"Alternatively, in amino acid starved cells FLCN might be poised at the lysosomal surface to activate RagC/D upon the restoration of amino acid levels, but such a scenario would require a mechanism to regulate the FLCN-FNIP GAP activity. A third question is why FLCN is a tumor suppressor and yet in most studies in cultured cells and whole organisms, including ours, it scores as a positive component of the TORC1 pathway (Baba et al., 2006; Bastola et al., 2013; Hartman et al., 2009; Hudon et al., 2010; Liu et al., 2013; Takagi et al., 2008; van Slegtenhorst et al., 2007 "
[Show abstract][Hide abstract] ABSTRACT: The mTORC1 kinase is a master growth regulator that senses numerous environmental cues, including amino acids. The Rag GTPases interact with mTORC1 and signal amino acid sufficiency by promoting the translocation of mTORC1 to the lysosomal surface, its site of activation. The Rags are unusual GTPases in that they function as obligate heterodimers, which consist of RagA or B bound to RagC or D. While the loading of RagA/B with GTP initiates amino acid signaling to mTORC1, the role of RagC/D is unknown. Here, we show that RagC/D is a key regulator of the interaction of mTORC1 with the Rag heterodimer and that, unexpectedly, RagC/D must be GDP bound for the interaction to occur. We identify FLCN and its binding partners, FNIP1/2, as Rag-interacting proteins with GAP activity for RagC/D, but not RagA/B. Thus, we reveal a role for RagC/D in mTORC1 activation and a molecular function for the FLCN tumor suppressor.
"The functional outcome of this biochemical interaction and the mechanistic details of FLCN-FNIP-AMPK signaling remain unclear. Opposing data have been provided indicating that FLCN down-regulates ,  or up-regulates ,  mTORC1 function in vitro and in vivo. "
[Show abstract][Hide abstract] ABSTRACT: The Birt-Hogg-Dube disease occurs as a result of germline mutations in the human Folliculin gene (FLCN), and is characterized by clinical features including fibrofolliculomas, lung cysts and multifocal renal neoplasia. Clinical and genetic evidence suggest that FLCN acts as a tumor suppressor gene. The human cell line UOK257, derived from the renal cell carcinoma of a patient with a germline mutation in the FLCN gene, harbors a truncated version of the FLCN protein. Reconstitution of the wild type FLCN protein into UOK257 cells delays cell cycle progression, due to a slower progression through the late S and G2/M-phases. Similarly, Flcn (-/-) mouse embryonic fibroblasts progress more rapidly through the cell cycle than wild type controls (Flcn (flox/flox)). The reintroduction of tumor-associated FLCN mutants (FLCN ΔF157, FLCN 1-469 or FLCN K508R) fails to delay cell cycle progression in UOK257 cells. Additionally, FLCN phosphorylation (on Serines 62 and 73) fluctuates throughout the cell cycle and peaks during the G2/M phase in cells treated with nocodazole. In keeping with this observation, the reintroduction of a FLCN phosphomimetic mutant into the UOK257 cell line results in faster progression through the cell cycle compared to those expressing the wild type FLCN protein. These findings suggest that the tumor suppression function of FLCN may be linked to its impact on the cell cycle and that FLCN phosphorylation is important for this activity. Additionally, these observations describe a novel in vitro assay for testing the functional significance of FLCN mutations and/or genetic polymorphisms.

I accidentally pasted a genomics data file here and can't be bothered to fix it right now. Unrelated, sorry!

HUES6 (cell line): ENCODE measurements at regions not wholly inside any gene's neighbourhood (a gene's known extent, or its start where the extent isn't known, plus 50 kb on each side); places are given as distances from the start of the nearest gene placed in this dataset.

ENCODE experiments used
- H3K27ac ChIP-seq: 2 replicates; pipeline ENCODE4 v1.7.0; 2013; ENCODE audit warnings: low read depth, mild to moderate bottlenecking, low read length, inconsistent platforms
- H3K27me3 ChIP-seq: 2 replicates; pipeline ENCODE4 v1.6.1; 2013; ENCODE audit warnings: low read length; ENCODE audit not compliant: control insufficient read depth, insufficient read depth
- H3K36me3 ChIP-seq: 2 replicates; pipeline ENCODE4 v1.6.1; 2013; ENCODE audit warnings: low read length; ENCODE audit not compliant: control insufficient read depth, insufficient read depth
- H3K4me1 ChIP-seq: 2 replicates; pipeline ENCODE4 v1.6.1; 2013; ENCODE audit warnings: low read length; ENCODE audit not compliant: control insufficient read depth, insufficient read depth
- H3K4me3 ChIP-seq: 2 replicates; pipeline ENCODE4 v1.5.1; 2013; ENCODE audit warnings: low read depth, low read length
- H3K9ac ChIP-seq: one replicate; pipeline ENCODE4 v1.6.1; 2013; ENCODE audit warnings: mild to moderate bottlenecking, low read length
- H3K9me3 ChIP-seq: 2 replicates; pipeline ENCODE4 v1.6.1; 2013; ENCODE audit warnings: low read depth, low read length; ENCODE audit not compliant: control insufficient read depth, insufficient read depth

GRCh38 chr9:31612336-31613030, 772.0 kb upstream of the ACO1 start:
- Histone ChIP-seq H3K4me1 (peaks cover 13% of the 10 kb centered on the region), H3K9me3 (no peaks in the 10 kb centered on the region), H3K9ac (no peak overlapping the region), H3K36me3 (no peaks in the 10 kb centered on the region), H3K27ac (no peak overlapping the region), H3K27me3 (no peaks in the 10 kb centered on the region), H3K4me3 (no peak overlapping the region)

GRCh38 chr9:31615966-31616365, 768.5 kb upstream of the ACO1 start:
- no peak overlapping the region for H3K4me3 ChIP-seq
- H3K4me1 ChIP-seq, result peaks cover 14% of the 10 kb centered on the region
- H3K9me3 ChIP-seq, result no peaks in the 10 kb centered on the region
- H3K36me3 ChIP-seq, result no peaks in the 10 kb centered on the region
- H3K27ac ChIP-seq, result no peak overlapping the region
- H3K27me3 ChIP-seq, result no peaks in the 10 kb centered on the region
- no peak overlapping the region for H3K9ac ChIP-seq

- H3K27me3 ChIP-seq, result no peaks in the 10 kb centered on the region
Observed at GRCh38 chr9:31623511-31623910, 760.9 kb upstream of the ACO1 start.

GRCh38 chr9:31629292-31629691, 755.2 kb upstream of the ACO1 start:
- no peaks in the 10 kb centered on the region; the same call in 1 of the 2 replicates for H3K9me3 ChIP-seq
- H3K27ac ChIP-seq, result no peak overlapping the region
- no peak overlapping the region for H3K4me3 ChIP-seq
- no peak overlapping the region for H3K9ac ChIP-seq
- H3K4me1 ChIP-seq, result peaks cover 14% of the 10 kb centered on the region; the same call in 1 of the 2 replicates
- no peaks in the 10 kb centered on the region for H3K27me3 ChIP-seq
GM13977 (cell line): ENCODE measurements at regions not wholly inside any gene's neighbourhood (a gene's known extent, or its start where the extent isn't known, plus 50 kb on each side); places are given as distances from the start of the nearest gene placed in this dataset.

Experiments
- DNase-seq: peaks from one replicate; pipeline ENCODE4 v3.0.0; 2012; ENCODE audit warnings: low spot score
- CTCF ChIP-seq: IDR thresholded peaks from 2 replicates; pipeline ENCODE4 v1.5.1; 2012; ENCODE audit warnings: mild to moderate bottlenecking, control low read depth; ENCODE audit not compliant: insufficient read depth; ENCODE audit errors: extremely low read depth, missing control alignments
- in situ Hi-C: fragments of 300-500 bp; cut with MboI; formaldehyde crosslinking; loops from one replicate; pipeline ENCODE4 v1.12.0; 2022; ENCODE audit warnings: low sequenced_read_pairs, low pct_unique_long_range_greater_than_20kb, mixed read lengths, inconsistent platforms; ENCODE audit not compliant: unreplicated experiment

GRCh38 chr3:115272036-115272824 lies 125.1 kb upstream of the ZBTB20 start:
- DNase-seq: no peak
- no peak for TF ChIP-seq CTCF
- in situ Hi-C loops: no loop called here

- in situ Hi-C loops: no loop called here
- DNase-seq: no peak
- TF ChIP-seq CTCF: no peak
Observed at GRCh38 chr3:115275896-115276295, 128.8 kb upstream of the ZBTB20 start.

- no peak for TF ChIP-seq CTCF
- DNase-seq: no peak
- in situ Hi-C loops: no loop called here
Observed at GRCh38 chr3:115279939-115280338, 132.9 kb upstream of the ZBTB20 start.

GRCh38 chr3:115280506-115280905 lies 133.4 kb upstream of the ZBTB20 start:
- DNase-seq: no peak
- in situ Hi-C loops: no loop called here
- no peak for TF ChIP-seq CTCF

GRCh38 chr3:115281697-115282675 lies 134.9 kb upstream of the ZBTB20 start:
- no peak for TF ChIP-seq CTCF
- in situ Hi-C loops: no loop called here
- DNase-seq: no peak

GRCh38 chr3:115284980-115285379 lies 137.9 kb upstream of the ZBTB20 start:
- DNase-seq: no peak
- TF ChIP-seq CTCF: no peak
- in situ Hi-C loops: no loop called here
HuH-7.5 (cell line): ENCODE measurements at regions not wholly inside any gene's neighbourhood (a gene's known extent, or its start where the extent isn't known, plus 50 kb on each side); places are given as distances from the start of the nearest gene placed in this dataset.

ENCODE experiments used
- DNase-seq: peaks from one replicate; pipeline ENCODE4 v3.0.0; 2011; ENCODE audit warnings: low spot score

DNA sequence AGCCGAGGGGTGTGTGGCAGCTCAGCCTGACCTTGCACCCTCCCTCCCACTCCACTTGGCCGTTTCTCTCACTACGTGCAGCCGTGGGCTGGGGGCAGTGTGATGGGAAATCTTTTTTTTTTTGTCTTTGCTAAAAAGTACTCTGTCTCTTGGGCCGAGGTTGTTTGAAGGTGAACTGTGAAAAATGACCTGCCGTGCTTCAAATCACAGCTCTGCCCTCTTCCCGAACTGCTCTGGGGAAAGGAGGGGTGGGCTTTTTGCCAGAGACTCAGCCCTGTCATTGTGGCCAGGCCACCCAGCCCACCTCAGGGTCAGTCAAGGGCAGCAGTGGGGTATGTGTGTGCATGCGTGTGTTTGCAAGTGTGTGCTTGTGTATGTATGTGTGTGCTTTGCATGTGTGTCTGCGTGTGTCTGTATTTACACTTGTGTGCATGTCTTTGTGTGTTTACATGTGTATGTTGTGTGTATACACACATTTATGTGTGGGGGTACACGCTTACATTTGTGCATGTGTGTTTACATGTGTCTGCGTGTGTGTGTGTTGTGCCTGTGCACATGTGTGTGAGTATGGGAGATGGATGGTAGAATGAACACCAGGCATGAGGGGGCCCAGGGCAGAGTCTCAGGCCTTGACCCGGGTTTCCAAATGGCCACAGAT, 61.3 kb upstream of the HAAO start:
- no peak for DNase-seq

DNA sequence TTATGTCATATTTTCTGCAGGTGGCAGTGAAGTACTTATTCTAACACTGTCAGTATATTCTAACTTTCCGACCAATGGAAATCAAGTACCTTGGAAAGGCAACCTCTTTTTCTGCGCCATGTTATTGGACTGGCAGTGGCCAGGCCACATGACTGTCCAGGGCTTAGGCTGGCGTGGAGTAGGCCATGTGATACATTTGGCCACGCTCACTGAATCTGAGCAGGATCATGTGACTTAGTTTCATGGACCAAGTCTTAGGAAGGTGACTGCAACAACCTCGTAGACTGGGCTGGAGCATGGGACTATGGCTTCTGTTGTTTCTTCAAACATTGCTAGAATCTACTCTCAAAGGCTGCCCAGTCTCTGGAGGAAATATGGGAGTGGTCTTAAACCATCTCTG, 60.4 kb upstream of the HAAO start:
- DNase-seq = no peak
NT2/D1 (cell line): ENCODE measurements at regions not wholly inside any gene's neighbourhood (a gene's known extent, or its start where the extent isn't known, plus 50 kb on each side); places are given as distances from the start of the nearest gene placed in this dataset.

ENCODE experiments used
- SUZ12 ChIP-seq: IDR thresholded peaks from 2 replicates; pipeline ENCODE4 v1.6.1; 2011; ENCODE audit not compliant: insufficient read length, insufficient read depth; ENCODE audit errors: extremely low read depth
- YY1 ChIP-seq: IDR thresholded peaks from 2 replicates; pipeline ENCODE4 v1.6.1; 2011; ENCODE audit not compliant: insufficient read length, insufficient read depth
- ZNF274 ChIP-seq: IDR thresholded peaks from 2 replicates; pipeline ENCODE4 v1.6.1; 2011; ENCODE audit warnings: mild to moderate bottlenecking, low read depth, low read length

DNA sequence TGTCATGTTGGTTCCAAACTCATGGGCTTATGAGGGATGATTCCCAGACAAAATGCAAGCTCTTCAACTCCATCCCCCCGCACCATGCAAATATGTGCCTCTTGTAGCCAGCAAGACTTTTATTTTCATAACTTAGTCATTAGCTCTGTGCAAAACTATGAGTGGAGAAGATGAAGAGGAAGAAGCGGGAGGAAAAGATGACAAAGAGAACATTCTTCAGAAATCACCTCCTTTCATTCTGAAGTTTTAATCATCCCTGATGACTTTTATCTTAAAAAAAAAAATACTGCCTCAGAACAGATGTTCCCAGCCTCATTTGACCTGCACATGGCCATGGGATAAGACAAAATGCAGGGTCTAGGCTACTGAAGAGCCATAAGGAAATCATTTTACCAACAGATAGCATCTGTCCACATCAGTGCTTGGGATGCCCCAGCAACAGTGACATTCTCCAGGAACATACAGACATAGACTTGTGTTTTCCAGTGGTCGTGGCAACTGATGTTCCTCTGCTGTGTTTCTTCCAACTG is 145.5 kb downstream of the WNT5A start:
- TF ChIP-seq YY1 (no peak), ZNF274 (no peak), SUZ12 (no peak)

PLoS ONE 07/2013; 8(7):e66775. DOI:10.1371/journal.pone.0066775 · 3.23 Impact Factor